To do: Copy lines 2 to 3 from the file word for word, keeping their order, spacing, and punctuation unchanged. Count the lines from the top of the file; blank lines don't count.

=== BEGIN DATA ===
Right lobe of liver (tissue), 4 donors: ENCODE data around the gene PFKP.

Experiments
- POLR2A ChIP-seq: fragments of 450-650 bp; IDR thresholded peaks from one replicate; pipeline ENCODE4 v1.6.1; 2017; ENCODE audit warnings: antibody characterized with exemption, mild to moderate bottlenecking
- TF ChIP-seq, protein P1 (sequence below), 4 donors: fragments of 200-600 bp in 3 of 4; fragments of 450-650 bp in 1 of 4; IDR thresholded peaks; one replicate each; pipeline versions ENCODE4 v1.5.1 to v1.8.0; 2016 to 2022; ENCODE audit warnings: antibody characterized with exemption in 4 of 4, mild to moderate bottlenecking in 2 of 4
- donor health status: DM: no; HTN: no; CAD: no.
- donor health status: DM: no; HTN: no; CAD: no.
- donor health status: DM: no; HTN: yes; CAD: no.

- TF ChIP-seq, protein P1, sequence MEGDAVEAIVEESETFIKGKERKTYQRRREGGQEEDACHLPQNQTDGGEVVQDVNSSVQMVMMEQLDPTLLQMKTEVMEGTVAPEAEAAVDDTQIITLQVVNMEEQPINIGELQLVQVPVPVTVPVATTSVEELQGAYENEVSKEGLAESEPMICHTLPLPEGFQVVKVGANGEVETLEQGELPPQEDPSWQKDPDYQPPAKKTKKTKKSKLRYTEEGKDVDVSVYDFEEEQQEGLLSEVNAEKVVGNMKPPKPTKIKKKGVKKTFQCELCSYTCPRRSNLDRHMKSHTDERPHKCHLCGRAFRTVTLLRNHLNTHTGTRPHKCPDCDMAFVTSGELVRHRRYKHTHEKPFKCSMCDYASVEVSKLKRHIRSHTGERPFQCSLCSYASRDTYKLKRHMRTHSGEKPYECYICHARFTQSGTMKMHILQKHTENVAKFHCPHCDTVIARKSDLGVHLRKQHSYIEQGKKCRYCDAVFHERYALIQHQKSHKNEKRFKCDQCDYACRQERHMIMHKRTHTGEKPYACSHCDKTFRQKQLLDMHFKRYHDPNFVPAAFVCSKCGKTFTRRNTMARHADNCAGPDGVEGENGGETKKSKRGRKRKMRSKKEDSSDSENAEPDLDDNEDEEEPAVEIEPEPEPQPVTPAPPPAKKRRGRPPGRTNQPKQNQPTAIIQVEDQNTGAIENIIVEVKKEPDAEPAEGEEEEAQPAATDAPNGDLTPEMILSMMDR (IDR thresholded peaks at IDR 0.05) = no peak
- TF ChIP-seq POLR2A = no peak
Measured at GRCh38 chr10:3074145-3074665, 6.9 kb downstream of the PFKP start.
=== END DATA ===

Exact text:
Experiments
- POLR2A ChIP-seq: fragments of 450-650 bp; IDR thresholded peaks from one replicate; pipeline ENCODE4 v1.6.1; 2017; ENCODE audit warnings: antibody characterized with exemption, mild to moderate bottlenecking